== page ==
Wednesday, March 23, 2011

la Corrida

Hey folks. Instead of me complaining/praising/ignoring Mississippi life, I have, for only the second time in the history of this blog . . . . a guest post!!!

That's right. Today I am featuring none other than my own flesh and blood, my kith and kin, my only brother and world traveler extraordinaire, Jim. He's in Spain for the semester, and every week or so we get emails from him full of juicy cultural details, stories, and spectacles. His last writing was on attending a Spanish bullfight, and he's agreed to share it with the world. Enjoy!

la Corrida

Yesterday (Sunday) I finally made it to my first bullfight, called a corrida in Spanish. Honestly I hadn't known what to expect. History? Cruelty? Art? Brutality? Turns out it was every one of those, with a lot more mixed in.
First I suppose I should explain how bullfights work. Every corrida consists of 6 different rounds - 3 toreros (bullfighters) each fight 2 bulls. The bulls are usually around 1100 pounds. Within each round are 3 stages, called tercios. First the bull is fought by the picadores, who are men on horseback with lances. They attack the bull with their lance, striking it in the back to weaken it somewhat. Their lance points are limited to a certain length to prevent any real damage to the bull except for blood loss. The picadors also provide an opportunity for the torero (the matador) to gauge the bull's strength, and see if he has any tendencies to hook to a certain side. The fights between the picadors and the bulls are really intense - the bulls are trying their best to gore the horse and the rider. There were a couple bulls that got low and used leverage, and almost flipped the whole horse. The horses are protected by armor, as are the legs of the picador. They blindfold the horses to keep them calm, but I still couldn't believe how tranquil they were while an enraged bull was trying to flip them over. I never heard them make a sound, and afterward they almost seemed bored.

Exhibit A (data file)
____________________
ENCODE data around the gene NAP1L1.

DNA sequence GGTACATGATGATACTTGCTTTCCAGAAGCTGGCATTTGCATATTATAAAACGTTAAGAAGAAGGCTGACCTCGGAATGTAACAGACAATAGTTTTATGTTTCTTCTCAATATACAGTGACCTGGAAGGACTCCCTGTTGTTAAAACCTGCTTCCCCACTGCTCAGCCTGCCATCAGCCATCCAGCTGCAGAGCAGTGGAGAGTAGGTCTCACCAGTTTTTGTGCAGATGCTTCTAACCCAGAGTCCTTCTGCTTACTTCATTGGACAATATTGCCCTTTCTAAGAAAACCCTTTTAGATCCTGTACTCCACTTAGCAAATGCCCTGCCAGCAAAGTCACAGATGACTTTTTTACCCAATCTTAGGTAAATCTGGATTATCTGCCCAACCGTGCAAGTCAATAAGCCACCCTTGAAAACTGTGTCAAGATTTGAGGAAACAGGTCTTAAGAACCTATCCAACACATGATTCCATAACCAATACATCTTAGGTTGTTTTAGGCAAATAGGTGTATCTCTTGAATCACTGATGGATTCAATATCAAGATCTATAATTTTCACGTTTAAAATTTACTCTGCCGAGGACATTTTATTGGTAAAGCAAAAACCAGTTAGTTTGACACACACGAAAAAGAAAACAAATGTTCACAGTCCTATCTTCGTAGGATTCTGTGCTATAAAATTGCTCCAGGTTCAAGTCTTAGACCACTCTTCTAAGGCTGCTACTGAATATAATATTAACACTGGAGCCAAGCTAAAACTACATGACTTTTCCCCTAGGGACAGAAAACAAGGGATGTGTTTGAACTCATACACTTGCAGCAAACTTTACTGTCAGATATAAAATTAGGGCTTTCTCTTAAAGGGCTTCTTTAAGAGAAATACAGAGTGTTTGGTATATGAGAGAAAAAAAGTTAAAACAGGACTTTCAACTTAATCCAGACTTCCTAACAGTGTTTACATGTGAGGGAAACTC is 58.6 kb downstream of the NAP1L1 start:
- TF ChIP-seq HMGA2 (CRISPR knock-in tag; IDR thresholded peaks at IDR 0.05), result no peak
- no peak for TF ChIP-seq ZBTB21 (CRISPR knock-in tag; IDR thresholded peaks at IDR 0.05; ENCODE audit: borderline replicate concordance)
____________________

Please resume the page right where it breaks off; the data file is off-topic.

Next come the banderilleros - I'm not sure if any person in the ring is braver than another, because everything is dangerous, but these guys are pretty gutsy. Their job is to place banderillas in the back of the bull - basically 3 foot sticks with points that keep them stuck in to weaken the bull some more. The way they do this is to face off with the bull from across the ring with a banderilla in each hand, arms spread out wide, and then both charge toward each other full speed. The Banderillero runs toward one side a bit while he's charging, and at the last minute jumps to one side and drives the banderillas into the bull. A couple of times the banderilleros bailed at the last minute and jumped out of the way of the charging bull, inciting boos and jeers from the crowd. I wondered how many of the people booing would go into the ring and do what those guys do....

Finally, the matador enters the ring alone with his sword and his cape and begins the faena, or the dance with the bull. It was absolutely incredible to see this in person. The bull was at times brushing the matadors as he passed them. There are countless techniques and styles to this, which is part of the deep, fascinating world of bullfighting. If the matador is doing well, the crowd shouts out "Olé!" after every pass and goes crazy as he walks away to begin the next series. Finally, the faena comes to a close when the matador kills the bull with his sword. The matador lines up about 10 feet in front of the bull with his sword pointed straight out. He draws the bull to charge using his cape and lunges forward at almost the same instant, ideally burying the sword up to the hilt between the shoulder blades of the bull as it passes by him. If it's not delivered well, the sword won't go in all the way and the matador has to pick it up and face the bull for another try. During a couple of rounds the matadors had to try 3 or 4 times - they were relatively inexperienced matadors. If the blow is delivered well, the bull can fall almost immediately. Other times it'll take a few minutes of using the cape to make the bull charge.